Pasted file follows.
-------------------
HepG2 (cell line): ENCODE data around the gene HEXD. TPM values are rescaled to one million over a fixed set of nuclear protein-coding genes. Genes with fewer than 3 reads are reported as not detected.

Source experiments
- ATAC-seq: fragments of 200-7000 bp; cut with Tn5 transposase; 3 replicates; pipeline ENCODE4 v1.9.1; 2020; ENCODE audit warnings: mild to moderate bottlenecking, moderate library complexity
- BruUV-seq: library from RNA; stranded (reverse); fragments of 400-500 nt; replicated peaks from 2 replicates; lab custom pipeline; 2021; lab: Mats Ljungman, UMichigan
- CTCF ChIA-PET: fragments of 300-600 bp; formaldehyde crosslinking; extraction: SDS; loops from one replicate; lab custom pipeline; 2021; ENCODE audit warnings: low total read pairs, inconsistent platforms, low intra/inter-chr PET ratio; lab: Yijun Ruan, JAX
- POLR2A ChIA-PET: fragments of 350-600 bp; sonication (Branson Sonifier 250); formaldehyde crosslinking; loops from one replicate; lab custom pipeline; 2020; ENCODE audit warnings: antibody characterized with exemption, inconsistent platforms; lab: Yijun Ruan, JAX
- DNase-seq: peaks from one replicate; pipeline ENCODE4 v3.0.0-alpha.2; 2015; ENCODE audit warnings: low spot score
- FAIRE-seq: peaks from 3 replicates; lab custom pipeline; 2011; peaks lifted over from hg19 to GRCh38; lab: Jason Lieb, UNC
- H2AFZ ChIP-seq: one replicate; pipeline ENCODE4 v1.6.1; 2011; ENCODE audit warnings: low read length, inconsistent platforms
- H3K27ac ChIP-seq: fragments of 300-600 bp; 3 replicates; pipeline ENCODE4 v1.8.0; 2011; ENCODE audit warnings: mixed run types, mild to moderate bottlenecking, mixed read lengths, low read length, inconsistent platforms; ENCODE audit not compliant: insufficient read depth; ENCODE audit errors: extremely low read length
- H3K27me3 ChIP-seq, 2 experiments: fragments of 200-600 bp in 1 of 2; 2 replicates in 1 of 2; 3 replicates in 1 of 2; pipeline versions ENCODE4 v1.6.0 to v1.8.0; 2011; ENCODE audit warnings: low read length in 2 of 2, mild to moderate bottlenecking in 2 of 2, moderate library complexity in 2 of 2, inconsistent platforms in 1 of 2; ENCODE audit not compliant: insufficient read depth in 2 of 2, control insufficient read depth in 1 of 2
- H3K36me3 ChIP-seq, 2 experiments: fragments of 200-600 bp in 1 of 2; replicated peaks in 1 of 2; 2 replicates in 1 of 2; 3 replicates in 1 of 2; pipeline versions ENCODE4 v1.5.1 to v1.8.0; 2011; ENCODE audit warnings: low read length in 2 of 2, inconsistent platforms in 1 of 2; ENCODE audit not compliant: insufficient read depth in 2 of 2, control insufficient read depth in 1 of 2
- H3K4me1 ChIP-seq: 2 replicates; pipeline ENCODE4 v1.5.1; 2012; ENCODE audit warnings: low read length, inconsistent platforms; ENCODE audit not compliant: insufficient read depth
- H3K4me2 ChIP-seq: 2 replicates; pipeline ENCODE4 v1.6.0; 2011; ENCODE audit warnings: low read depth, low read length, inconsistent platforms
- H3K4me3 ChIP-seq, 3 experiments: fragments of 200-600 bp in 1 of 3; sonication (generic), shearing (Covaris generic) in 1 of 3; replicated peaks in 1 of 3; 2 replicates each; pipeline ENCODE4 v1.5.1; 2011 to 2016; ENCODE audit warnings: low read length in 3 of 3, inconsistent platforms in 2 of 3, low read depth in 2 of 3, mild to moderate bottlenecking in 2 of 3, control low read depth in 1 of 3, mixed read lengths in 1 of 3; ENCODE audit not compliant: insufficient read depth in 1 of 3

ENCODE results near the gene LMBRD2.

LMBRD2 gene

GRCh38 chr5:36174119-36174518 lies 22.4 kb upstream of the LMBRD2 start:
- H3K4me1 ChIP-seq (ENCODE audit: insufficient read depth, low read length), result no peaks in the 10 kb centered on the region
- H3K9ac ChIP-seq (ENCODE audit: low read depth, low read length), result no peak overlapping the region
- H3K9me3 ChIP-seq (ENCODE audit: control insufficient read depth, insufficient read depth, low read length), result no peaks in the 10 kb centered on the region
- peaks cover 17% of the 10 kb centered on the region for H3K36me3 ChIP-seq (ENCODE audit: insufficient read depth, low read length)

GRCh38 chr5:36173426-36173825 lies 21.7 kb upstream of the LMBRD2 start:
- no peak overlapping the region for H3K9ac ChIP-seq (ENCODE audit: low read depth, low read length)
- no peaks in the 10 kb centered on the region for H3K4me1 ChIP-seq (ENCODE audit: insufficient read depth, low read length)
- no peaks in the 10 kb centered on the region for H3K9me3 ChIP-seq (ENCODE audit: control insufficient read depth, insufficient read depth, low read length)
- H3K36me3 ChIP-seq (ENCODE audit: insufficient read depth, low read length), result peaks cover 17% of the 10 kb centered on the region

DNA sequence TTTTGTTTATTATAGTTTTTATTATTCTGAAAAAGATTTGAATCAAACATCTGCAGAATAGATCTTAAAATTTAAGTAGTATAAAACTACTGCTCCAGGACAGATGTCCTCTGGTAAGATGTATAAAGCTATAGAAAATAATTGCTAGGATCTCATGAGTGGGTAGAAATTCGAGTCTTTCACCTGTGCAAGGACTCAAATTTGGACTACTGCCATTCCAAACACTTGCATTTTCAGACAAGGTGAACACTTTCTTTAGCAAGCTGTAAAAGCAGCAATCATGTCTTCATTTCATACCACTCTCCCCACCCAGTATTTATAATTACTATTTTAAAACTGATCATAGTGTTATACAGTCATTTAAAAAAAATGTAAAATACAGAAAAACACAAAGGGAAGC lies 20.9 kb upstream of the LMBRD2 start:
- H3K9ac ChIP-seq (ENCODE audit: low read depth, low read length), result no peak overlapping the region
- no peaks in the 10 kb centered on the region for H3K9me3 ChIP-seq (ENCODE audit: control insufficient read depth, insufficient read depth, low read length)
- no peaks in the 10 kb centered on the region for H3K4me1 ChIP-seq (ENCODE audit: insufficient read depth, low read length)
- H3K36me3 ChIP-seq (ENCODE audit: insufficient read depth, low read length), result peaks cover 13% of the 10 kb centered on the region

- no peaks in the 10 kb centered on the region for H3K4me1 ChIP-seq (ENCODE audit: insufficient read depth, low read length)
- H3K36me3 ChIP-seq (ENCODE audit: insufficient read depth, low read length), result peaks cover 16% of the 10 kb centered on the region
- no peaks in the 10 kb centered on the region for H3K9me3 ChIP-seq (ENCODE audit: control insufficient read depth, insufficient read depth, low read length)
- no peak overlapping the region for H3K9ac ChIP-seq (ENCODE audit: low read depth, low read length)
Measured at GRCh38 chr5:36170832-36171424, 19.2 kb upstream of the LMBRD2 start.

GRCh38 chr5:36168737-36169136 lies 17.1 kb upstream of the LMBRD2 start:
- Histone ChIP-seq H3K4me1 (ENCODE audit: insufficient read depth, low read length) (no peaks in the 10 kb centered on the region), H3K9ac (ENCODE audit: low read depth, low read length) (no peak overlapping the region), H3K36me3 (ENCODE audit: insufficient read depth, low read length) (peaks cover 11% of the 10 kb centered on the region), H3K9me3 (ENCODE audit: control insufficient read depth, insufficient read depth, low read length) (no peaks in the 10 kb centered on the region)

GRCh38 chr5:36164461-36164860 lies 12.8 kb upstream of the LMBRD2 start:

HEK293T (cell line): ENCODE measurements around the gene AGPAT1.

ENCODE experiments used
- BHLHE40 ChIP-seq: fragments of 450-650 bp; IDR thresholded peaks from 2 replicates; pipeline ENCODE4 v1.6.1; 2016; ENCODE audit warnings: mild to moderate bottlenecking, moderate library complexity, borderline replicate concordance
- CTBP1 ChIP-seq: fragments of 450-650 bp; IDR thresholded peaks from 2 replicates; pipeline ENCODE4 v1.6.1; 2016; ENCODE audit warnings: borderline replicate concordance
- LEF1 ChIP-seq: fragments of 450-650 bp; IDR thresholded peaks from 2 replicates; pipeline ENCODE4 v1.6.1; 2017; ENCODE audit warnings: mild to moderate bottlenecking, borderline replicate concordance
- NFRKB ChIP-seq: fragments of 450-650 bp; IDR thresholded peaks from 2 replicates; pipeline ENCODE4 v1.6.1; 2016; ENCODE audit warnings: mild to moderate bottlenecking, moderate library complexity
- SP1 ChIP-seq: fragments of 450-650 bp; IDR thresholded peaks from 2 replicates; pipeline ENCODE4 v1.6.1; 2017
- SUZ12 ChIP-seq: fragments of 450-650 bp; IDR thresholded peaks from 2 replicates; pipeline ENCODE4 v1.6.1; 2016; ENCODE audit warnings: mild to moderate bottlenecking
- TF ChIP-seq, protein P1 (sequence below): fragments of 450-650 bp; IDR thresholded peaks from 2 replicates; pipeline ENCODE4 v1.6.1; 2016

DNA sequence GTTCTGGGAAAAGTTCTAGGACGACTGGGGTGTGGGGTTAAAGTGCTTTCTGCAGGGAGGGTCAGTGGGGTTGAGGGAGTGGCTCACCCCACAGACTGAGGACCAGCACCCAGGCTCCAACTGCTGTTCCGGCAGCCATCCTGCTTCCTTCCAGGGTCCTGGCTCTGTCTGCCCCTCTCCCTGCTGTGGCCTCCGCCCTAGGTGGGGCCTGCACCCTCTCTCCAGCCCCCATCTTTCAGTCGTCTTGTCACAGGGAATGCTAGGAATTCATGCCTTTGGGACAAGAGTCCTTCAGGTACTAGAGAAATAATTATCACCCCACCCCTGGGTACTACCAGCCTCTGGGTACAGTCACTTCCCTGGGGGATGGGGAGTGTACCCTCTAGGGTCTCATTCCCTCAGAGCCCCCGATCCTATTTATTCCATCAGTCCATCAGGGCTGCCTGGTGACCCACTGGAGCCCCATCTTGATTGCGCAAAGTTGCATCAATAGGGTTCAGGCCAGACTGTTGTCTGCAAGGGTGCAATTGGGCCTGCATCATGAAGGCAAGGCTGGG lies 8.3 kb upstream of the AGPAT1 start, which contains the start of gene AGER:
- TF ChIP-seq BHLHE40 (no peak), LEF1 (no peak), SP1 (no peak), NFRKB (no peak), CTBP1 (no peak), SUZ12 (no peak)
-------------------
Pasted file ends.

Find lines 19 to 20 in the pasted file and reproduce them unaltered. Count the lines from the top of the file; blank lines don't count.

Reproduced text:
- H3K4me1 ChIP-seq (ENCODE audit: insufficient read depth, low read length), result no peaks in the 10 kb centered on the region
- H3K9ac ChIP-seq (ENCODE audit: low read depth, low read length), result no peak overlapping the region